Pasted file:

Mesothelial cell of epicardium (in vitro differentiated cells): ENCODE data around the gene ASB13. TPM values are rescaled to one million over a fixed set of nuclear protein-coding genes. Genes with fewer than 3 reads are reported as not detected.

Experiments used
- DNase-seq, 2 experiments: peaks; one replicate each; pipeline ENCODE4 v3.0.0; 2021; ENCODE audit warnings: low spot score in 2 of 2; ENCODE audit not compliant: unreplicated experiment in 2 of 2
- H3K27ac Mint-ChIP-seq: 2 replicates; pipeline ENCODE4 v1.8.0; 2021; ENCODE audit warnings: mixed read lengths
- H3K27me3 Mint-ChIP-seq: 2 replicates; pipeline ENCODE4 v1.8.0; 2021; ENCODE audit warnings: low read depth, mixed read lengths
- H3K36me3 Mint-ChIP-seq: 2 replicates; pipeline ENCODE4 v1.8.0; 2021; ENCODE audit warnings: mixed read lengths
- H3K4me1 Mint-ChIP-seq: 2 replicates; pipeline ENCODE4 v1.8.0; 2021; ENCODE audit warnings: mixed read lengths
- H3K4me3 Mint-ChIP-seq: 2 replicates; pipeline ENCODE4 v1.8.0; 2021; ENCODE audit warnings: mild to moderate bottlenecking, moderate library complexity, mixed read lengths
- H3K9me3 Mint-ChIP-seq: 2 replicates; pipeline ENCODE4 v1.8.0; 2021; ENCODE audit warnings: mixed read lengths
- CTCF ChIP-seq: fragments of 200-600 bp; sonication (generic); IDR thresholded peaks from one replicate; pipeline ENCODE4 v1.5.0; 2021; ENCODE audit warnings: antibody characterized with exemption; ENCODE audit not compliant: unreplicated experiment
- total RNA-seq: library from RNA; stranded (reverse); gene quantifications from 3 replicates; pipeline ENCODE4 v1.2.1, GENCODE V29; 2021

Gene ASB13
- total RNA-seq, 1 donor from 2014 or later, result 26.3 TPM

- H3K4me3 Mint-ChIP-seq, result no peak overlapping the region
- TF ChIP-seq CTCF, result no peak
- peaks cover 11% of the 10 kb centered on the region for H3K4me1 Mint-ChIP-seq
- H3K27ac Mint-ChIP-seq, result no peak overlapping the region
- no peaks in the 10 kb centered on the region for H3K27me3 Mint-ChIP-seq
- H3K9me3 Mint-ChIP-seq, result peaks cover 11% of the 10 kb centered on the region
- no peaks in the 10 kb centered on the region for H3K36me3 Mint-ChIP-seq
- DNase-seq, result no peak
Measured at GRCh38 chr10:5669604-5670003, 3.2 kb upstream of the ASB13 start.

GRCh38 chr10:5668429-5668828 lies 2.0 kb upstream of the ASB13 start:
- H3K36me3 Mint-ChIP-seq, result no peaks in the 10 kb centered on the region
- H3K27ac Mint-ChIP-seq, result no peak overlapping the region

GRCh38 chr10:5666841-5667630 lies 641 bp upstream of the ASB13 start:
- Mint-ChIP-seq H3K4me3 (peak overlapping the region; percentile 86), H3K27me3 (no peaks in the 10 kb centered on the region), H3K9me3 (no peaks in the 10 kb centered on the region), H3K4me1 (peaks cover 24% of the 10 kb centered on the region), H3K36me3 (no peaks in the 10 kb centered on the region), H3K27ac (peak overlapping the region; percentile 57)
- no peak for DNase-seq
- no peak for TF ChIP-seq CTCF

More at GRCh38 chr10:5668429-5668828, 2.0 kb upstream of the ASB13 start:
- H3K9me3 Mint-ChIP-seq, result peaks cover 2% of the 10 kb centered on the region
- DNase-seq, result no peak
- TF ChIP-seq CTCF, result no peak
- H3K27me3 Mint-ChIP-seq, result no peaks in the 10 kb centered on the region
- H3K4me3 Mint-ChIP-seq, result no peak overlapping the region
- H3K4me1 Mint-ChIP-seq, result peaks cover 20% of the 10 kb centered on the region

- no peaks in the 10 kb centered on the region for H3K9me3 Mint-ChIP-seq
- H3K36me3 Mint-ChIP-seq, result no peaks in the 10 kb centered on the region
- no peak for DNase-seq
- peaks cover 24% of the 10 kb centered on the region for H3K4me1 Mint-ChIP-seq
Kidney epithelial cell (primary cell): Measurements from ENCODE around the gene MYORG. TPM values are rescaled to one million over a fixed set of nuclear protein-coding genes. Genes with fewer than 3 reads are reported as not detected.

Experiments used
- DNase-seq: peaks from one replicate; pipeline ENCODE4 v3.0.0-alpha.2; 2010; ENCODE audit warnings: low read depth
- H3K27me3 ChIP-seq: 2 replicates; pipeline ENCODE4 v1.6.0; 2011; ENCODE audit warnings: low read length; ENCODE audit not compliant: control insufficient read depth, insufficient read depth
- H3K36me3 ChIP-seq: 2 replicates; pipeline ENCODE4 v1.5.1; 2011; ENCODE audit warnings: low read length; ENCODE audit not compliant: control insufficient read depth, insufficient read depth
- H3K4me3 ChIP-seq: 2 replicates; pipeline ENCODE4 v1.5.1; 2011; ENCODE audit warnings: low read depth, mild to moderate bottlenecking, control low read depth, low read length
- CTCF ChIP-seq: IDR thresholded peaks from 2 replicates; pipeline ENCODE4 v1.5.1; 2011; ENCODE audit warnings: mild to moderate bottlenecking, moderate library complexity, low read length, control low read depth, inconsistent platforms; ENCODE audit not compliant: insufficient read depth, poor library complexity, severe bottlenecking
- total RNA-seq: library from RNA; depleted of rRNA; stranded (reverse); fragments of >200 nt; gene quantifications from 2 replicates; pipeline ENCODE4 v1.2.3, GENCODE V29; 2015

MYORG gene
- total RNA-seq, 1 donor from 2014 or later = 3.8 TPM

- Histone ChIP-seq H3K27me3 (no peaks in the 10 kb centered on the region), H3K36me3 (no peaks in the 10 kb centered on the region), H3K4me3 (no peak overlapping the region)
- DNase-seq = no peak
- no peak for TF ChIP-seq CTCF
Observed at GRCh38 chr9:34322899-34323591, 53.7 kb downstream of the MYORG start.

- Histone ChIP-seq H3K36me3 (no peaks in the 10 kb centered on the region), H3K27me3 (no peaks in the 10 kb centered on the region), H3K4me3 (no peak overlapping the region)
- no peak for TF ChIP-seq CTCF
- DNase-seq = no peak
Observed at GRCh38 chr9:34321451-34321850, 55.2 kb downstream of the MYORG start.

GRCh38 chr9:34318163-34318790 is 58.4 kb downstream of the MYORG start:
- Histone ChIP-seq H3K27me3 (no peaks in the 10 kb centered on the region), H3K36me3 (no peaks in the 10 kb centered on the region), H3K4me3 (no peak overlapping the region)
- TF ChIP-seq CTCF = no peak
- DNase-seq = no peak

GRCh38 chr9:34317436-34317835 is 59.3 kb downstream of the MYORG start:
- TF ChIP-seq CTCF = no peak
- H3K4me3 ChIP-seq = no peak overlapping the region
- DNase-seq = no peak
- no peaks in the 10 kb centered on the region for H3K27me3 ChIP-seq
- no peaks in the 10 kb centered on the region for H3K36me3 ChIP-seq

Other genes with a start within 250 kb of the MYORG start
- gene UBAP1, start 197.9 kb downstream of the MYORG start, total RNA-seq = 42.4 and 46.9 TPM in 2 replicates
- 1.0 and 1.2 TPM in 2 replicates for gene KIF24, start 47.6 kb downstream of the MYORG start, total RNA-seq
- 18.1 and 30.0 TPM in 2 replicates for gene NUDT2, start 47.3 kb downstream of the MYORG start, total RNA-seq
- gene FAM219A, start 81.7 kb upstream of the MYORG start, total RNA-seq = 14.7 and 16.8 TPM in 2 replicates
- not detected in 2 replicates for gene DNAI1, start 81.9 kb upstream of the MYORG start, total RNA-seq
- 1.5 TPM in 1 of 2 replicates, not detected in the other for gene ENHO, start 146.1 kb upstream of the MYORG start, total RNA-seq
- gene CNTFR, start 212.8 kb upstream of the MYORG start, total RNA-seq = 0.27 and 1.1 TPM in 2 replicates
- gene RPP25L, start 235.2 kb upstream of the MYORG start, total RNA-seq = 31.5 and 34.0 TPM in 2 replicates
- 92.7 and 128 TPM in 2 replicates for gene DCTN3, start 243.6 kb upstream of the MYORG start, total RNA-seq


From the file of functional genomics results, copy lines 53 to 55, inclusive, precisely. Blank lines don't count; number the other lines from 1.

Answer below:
- no peak for TF ChIP-seq CTCF
Observed at GRCh38 chr9:34322899-34323591, 53.7 kb downstream of the MYORG start.

- Histone ChIP-seq H3K36me3 (no peaks in the 10 kb centered on the region), H3K27me3 (no peaks in the 10 kb centered on the region), H3K4me3 (no peak overlapping the region)